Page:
**I am posting this for the first time on this blog. This interview was done with Jamati Magazine and posted online on their website on 19 November 2008. It was conducted by Awo Sarpong Ansu.
- Tell us about yourself. Who is Nana Damoah?
My full name is Nana Awere Damoah. I was born in Accra, Ghana and reside in Tema with my family – my wife, Vivian, and our two boys, Nana Kwame Bassanyin and Nana Yaw Appiah. I have lived all my life in Ghana except for my year’s study in the UK.
My background is in Chemical Engineering, with degrees from University of Nottingham, UK and Kwame Nkrumah University of Science and Technology, Ghana. I studied in Nottingham as a British Council Chevening scholar. My entire working career has been with Unilever; currently with Unilever Ghana as the Production Manager for Foods. I served, from 2002 to 2004, as the National President of Joyful Way Incorporated, a Christian evangelistic music group formed in 1972, with branches in Ghana and associates spread all across the globe.
My hobbies are reading, writing, watching movies, being with friends and mentoring young people. My friends tell me I am quite jovial!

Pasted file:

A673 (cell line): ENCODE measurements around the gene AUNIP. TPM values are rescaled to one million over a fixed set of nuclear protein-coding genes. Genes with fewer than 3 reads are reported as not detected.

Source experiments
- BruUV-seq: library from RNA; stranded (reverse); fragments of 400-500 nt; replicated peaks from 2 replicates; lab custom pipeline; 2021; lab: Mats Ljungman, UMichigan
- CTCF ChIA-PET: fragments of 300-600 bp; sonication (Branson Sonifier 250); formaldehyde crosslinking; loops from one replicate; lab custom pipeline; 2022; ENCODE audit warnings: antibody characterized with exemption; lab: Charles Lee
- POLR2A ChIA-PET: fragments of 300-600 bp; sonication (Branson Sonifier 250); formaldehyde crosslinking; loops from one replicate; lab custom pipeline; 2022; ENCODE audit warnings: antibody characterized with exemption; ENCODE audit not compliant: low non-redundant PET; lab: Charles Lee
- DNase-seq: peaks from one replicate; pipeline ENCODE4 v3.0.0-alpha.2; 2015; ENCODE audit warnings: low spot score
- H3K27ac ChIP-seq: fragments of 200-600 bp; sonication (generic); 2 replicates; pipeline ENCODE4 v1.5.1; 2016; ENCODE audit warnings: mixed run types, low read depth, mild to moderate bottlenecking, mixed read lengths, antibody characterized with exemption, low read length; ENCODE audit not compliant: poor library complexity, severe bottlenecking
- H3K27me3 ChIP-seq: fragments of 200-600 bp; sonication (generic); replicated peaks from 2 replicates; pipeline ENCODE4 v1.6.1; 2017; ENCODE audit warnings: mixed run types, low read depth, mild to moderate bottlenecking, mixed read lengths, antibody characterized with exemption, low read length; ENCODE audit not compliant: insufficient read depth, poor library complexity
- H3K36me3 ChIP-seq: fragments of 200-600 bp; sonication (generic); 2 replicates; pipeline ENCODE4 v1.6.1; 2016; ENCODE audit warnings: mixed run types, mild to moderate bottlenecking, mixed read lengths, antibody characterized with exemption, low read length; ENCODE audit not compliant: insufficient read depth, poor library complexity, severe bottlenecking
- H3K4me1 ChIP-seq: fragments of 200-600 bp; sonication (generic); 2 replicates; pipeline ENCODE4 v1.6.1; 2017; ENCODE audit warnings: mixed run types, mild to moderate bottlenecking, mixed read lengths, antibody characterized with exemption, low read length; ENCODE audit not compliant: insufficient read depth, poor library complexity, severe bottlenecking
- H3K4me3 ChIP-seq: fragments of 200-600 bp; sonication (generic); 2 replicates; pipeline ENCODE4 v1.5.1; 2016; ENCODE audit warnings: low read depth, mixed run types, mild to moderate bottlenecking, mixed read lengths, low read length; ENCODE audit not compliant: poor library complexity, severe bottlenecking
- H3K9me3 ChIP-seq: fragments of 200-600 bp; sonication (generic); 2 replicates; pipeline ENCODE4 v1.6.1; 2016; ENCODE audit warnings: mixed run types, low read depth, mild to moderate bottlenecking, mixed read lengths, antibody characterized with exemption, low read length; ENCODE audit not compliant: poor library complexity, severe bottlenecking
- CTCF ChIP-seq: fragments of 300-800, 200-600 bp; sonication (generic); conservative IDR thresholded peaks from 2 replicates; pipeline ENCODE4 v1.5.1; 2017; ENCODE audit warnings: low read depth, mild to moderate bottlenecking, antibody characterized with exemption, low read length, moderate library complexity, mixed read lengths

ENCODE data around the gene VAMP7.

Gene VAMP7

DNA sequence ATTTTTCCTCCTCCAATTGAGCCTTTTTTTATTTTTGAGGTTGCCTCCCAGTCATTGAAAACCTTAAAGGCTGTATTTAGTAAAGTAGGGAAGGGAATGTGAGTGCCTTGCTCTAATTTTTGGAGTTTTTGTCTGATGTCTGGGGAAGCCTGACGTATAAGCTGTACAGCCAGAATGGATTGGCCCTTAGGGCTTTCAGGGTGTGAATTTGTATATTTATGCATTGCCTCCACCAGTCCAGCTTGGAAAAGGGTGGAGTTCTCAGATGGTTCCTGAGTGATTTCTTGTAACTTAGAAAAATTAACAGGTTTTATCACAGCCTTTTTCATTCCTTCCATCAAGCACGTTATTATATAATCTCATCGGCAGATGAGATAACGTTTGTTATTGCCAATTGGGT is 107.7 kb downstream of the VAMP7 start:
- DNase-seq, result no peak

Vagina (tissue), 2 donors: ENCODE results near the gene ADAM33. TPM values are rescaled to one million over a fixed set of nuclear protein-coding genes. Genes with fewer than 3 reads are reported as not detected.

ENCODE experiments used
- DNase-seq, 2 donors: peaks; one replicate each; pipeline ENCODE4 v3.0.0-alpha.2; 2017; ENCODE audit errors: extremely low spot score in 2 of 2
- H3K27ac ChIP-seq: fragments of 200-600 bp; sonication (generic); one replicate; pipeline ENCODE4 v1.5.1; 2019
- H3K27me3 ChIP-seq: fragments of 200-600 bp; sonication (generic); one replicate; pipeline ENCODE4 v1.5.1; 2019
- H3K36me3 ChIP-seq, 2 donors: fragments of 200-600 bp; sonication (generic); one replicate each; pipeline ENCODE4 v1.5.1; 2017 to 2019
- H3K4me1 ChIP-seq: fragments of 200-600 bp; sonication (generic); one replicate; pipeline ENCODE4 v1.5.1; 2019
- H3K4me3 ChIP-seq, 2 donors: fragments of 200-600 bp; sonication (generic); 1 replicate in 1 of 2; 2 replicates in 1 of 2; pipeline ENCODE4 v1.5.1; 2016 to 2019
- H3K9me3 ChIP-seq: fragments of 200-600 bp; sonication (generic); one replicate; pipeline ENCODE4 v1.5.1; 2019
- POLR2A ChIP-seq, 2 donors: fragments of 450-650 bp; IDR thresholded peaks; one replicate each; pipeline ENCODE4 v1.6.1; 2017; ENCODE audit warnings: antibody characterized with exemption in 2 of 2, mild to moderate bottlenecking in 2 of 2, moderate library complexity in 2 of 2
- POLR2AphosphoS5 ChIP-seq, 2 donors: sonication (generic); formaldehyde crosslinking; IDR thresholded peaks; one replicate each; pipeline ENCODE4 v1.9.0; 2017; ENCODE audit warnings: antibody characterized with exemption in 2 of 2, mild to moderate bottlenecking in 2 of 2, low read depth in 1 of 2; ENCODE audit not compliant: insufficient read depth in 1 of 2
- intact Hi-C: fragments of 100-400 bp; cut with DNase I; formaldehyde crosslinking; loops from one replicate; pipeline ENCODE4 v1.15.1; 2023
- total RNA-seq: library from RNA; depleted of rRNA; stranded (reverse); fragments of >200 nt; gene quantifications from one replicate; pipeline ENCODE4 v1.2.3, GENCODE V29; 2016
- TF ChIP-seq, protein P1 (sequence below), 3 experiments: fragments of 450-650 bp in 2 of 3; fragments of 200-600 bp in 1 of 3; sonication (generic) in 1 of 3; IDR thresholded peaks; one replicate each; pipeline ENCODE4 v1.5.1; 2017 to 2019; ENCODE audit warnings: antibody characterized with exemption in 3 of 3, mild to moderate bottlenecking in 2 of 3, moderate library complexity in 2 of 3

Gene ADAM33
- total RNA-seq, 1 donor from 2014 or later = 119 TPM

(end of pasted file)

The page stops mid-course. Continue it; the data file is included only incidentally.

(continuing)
- Tell us about your book, Excursions In My Mind.
Excursions in my Mind is a collection of reflective essays and poems, supported by quotations from literary sources, the Bible and contemporary leaders. These reflections cover a broad sweep of issues that confront the average individual in everyday life, and touch on key issues such as self-help, leadership, love for one’s parents, nature of friendship and daily walk in faith in contemporary life. The topics are selected as randomly as events and circumstances confront the average person but are cogitated and ruminated upon, over and over again in my mind, intertwined with my own experiences and stories, a sort of perambulation in a labyrinth, but with an eventual egress, escorted by cogent lessons for life’s improvement.
Excursions In My Mind is published by Athena press (London).
- What message are you trying to convey in the book?
I believe there are two modes of conveying a message: by what we say and by what our actions say; the spoken or verbal verses the unwritten.
The written message I seek to put across is that life is a business to be worked at and lived, not just dreamed about, and that in doing this, we need to be ‘learning people’ – there is an example, a message, a lesson, a warning or a moral you can discover in every scene of the play that is your life; he is never old who continues to learn and he is already old who ceases to learn. As Harvey Ullman stated: “Anyone who stops learning is old, whether this happens at twenty or eighty. Anyone who keeps on learning not only remains young but becomes constantly valuable regardless of physical capacity.” With my scripts, I seek to instigate thought, provoke reflections and educe action.